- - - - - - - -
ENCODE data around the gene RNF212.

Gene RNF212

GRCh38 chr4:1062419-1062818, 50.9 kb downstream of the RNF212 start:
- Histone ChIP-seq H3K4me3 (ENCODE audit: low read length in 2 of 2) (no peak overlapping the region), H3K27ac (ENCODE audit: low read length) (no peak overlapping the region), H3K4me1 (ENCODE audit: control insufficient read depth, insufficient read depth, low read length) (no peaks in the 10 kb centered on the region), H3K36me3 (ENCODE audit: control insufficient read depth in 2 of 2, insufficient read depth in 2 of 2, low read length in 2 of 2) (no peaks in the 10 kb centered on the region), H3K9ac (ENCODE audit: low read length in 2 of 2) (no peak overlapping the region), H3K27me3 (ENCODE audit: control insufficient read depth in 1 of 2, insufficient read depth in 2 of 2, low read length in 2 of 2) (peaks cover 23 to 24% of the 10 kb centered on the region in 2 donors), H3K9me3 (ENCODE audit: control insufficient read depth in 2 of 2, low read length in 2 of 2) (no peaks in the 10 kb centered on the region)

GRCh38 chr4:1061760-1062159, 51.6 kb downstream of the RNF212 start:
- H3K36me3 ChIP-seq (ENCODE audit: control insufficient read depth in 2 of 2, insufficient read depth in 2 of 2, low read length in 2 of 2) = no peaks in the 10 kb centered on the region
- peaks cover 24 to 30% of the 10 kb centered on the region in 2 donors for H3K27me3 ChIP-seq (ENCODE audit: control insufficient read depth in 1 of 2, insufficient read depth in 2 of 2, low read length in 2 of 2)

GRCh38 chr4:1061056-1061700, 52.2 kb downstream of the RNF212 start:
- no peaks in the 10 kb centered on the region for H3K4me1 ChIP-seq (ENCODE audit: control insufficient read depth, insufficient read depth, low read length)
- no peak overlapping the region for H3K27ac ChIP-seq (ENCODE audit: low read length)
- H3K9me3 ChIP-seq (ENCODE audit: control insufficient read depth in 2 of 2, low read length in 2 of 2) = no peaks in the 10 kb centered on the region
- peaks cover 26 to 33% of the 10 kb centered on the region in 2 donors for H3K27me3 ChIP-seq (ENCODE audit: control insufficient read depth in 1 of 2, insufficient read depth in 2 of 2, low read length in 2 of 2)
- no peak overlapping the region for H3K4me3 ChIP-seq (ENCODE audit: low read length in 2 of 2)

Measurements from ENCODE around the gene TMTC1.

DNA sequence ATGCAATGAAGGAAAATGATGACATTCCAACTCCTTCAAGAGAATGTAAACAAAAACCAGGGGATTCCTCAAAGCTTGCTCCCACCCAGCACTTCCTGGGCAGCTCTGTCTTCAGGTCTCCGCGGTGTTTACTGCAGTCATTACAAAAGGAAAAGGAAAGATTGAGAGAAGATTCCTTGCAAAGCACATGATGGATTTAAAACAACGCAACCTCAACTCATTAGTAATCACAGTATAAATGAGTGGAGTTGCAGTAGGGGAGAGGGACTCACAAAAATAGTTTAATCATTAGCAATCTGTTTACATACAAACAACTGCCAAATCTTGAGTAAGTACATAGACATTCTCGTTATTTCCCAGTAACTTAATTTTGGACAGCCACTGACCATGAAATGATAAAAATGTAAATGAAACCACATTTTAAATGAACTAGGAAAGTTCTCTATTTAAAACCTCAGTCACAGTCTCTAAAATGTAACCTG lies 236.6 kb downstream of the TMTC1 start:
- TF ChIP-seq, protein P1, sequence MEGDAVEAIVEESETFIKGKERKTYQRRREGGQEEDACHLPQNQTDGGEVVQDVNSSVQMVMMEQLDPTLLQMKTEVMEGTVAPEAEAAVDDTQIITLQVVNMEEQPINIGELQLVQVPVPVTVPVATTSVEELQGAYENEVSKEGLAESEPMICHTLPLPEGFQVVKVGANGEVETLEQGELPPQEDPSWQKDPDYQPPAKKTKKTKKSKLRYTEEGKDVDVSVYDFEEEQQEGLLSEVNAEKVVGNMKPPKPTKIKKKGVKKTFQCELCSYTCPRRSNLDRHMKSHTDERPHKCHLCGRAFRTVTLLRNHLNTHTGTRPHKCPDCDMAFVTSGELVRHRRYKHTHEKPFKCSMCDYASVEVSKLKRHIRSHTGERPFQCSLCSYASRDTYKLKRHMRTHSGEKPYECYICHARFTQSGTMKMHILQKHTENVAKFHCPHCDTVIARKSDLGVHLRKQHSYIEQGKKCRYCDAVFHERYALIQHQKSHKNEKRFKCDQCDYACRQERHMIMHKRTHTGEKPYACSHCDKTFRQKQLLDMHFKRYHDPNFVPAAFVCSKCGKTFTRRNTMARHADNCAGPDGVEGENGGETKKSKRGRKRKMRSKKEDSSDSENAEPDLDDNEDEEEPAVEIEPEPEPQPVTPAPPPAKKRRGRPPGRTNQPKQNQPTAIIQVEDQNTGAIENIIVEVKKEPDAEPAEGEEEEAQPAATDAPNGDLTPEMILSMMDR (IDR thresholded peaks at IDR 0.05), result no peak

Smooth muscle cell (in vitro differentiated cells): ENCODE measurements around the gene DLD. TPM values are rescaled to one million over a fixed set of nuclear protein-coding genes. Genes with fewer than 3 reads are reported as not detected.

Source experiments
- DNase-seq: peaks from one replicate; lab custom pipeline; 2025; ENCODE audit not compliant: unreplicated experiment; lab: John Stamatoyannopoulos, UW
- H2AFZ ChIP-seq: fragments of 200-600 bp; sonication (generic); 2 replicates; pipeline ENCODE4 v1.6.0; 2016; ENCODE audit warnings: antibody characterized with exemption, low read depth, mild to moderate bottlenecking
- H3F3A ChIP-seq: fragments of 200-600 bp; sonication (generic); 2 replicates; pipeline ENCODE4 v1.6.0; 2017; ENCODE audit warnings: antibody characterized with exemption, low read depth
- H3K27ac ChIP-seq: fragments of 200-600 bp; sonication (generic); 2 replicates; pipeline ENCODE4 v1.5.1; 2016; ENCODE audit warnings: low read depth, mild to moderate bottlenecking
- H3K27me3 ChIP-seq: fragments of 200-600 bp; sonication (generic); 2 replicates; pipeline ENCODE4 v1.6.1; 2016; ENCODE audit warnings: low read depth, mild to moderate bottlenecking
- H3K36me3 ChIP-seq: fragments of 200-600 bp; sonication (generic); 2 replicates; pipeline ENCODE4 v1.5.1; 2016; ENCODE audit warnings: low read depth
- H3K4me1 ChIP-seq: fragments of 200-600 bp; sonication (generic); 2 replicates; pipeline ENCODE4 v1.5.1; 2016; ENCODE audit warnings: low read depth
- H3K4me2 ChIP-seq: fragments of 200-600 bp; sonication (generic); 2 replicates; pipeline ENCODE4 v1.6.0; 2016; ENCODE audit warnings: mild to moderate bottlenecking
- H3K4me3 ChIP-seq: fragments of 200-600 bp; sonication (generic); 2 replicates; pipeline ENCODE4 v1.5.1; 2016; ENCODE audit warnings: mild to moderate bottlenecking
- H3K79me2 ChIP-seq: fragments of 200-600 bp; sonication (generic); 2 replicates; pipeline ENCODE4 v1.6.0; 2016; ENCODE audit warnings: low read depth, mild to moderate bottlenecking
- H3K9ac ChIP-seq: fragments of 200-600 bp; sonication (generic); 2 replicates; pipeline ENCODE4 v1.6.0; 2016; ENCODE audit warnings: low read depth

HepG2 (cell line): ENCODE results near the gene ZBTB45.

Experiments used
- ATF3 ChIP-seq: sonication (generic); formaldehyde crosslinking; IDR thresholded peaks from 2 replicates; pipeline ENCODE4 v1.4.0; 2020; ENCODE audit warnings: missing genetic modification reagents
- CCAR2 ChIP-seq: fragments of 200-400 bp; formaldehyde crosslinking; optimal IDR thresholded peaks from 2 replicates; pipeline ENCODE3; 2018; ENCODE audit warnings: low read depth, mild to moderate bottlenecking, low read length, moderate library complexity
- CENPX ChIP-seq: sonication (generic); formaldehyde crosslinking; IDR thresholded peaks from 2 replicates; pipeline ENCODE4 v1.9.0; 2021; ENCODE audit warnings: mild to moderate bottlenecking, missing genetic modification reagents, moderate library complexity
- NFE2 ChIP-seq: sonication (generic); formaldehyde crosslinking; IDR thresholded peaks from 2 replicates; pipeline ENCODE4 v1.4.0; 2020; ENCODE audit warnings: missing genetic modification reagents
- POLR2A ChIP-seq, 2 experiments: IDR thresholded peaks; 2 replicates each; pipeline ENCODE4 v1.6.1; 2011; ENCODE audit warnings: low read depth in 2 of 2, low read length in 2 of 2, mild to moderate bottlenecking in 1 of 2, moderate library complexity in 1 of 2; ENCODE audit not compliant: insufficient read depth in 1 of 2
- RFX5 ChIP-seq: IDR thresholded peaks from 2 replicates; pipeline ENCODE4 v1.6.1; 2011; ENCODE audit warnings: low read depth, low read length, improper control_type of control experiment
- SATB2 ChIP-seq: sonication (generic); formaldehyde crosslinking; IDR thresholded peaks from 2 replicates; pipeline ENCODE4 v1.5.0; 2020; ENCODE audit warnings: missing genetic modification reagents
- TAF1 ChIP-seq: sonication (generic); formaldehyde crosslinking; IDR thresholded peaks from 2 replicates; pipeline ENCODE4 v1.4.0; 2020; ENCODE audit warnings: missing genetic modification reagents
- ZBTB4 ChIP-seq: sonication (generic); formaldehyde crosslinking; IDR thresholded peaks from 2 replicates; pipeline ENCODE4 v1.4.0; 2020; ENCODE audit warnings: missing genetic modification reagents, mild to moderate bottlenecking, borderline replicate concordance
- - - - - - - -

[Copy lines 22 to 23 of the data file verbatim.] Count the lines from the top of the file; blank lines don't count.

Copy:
- H3K27ac ChIP-seq: fragments of 200-600 bp; sonication (generic); 2 replicates; pipeline ENCODE4 v1.5.1; 2016; ENCODE audit warnings: low read depth, mild to moderate bottlenecking
- H3K27me3 ChIP-seq: fragments of 200-600 bp; sonication (generic); 2 replicates; pipeline ENCODE4 v1.6.1; 2016; ENCODE audit warnings: low read depth, mild to moderate bottlenecking